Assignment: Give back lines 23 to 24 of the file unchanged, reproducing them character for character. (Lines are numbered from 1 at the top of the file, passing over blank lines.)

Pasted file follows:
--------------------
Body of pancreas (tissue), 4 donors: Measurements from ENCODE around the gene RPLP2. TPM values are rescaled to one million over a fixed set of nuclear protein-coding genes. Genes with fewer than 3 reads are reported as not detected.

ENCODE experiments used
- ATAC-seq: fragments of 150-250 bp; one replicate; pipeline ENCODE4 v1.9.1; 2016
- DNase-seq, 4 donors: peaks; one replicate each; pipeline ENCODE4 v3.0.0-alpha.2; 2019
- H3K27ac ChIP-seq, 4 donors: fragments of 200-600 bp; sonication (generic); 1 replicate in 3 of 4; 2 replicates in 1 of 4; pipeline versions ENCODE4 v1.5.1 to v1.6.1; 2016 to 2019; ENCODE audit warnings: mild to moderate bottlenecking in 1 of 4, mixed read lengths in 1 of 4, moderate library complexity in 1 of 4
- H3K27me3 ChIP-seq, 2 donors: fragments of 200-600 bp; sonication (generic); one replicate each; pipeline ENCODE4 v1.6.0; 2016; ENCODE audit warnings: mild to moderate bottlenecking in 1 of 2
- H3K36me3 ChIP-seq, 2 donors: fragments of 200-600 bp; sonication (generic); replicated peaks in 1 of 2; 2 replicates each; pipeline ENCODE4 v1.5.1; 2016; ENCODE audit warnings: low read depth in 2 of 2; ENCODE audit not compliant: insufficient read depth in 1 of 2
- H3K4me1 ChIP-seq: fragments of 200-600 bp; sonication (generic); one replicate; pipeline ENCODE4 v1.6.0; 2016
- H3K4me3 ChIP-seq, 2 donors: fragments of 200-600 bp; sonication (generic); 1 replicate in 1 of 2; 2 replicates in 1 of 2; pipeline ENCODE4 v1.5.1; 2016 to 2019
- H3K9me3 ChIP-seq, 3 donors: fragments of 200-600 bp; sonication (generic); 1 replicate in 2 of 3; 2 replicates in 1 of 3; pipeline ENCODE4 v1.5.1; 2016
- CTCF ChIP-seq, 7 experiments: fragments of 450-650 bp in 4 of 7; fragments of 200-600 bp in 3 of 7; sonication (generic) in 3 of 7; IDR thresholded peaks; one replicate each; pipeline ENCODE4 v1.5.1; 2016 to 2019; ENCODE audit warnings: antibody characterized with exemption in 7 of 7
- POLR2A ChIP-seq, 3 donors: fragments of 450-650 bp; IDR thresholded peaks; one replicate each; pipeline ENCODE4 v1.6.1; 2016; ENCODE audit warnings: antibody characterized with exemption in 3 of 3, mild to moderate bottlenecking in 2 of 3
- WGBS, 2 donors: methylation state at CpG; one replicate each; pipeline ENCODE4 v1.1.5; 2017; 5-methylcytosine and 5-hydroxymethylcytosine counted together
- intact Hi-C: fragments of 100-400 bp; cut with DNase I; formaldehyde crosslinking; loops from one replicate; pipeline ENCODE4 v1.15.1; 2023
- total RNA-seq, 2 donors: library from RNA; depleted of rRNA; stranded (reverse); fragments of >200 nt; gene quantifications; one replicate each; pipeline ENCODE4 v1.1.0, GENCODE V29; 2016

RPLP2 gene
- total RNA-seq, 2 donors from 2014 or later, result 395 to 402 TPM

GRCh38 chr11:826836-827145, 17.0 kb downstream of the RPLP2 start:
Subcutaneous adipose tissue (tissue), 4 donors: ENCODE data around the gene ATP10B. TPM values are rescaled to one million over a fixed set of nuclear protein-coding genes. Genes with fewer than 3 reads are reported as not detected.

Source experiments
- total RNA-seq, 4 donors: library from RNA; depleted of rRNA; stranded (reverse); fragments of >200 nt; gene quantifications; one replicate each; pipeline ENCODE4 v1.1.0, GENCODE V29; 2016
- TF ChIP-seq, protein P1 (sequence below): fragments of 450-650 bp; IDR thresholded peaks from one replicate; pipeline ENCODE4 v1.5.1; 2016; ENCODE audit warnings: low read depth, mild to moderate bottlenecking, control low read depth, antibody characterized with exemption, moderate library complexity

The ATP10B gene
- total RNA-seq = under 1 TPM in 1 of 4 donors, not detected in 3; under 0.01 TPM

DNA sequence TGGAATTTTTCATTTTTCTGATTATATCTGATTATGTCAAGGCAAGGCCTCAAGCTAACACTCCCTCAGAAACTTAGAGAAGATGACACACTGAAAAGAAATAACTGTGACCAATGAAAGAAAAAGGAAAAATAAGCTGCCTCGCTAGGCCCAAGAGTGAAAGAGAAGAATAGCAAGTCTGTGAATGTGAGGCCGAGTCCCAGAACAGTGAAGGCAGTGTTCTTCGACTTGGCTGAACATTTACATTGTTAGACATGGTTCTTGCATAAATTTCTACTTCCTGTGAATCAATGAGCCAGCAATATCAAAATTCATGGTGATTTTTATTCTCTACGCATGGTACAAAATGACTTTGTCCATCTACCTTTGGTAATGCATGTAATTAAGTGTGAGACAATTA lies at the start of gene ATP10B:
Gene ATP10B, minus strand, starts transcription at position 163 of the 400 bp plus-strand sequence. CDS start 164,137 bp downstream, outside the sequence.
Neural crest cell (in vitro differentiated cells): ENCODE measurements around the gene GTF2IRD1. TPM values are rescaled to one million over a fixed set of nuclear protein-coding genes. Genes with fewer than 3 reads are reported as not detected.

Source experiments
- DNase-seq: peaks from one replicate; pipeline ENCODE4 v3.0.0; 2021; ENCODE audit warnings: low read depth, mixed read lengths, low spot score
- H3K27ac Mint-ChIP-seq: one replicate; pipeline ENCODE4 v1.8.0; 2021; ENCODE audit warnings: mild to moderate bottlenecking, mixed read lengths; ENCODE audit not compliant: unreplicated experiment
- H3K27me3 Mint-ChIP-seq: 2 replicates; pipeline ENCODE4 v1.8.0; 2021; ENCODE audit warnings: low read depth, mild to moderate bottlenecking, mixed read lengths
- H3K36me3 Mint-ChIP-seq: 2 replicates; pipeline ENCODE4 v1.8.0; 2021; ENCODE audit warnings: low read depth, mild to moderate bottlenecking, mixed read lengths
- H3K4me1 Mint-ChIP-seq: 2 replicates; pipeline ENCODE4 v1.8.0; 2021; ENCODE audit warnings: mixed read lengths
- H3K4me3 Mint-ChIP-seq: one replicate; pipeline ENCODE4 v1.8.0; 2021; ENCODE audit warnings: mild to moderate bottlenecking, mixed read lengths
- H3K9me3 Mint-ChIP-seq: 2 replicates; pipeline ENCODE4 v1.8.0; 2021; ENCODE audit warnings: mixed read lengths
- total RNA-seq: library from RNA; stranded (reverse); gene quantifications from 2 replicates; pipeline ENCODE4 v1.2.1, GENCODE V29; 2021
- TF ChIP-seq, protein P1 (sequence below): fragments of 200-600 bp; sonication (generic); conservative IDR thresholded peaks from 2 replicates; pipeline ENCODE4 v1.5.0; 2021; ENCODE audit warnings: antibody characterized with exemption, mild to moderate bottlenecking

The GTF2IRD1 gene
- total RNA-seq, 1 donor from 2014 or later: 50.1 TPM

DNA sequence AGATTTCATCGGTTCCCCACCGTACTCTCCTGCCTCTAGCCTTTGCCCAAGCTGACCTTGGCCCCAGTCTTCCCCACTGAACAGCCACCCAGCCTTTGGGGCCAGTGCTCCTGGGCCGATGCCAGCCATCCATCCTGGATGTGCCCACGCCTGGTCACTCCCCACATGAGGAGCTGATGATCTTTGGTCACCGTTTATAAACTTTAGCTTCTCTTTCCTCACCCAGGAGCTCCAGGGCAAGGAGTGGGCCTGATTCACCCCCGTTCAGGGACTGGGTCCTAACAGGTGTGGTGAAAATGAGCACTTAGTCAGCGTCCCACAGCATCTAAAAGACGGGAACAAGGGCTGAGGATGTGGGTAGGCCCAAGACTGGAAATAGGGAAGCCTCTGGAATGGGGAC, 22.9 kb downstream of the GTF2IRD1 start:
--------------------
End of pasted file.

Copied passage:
The ATP10B gene
- total RNA-seq = under 1 TPM in 1 of 4 donors, not detected in 3; under 0.01 TPM